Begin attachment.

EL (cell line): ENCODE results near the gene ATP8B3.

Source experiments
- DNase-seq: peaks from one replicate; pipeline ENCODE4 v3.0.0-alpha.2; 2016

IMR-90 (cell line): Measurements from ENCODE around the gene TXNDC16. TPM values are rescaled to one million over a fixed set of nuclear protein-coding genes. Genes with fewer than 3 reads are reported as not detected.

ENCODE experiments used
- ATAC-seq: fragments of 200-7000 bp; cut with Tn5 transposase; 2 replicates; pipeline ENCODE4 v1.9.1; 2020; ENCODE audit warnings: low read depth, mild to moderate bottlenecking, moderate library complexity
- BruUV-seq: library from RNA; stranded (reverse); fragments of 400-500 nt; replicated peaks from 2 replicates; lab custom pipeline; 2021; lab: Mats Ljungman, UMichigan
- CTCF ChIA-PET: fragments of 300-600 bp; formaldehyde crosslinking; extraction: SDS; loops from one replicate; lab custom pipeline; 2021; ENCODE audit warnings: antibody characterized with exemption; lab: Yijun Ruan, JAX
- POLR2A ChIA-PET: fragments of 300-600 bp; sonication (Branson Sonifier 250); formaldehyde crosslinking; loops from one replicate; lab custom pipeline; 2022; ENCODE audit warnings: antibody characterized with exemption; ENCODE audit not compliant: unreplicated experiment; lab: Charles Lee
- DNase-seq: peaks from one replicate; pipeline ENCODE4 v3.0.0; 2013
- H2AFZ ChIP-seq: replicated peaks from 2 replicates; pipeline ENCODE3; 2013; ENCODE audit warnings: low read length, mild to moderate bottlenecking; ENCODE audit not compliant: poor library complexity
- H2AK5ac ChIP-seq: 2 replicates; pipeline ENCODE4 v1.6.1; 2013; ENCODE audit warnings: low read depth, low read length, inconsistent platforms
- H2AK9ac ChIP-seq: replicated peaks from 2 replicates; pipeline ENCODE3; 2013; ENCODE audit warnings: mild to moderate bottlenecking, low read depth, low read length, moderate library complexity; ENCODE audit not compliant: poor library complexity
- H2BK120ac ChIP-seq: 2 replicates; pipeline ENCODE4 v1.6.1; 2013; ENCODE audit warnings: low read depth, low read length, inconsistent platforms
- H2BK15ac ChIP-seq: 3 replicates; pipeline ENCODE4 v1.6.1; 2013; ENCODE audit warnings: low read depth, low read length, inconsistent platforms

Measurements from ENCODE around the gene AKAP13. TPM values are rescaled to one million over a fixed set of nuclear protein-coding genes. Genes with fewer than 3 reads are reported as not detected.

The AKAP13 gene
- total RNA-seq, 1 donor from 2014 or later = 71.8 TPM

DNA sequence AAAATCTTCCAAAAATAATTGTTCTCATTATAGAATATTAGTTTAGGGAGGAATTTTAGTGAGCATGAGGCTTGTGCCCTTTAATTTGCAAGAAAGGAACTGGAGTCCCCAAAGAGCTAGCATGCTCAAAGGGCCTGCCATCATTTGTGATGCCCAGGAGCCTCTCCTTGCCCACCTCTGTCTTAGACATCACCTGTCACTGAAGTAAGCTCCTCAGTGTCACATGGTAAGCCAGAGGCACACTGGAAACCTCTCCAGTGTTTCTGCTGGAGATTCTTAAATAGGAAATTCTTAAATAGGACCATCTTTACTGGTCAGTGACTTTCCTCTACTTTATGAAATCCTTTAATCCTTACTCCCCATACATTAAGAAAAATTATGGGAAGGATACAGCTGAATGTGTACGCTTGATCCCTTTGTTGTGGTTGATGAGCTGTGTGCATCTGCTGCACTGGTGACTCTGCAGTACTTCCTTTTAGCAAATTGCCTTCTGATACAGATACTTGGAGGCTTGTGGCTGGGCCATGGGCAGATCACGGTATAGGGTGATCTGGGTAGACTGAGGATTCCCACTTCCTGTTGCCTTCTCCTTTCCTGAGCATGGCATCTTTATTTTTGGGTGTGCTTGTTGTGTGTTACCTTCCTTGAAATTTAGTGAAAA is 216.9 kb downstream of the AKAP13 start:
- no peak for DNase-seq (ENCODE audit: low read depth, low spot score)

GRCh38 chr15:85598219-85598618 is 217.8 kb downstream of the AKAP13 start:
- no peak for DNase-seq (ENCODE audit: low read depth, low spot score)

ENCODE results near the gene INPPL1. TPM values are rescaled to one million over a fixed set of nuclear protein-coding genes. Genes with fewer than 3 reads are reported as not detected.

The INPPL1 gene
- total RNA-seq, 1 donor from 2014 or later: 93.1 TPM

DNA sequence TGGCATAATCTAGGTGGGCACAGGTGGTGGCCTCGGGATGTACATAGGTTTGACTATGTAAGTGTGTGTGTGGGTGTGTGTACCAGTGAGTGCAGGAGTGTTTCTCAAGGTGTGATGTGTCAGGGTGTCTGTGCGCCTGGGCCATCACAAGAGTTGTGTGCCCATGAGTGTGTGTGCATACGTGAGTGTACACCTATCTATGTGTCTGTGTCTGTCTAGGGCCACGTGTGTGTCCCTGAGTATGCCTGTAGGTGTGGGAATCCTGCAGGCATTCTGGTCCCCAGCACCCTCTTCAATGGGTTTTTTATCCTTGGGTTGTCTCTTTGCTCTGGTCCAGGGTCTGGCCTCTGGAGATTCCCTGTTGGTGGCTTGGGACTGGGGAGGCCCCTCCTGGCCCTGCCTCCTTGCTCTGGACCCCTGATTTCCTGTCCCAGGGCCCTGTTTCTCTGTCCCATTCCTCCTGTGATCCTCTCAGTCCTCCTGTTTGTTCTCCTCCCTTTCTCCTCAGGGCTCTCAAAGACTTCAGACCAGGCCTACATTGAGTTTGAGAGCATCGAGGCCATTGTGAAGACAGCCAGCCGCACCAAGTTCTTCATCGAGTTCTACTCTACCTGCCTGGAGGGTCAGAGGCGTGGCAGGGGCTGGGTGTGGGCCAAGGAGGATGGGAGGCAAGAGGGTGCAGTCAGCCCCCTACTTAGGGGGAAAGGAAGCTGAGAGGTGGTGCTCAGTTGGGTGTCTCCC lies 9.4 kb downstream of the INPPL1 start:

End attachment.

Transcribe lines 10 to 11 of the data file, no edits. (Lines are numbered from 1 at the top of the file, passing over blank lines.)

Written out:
- DNase-seq: peaks from one replicate; pipeline ENCODE4 v3.0.0; 2013
- H2AFZ ChIP-seq: replicated peaks from 2 replicates; pipeline ENCODE3; 2013; ENCODE audit warnings: low read length, mild to moderate bottlenecking; ENCODE audit not compliant: poor library complexity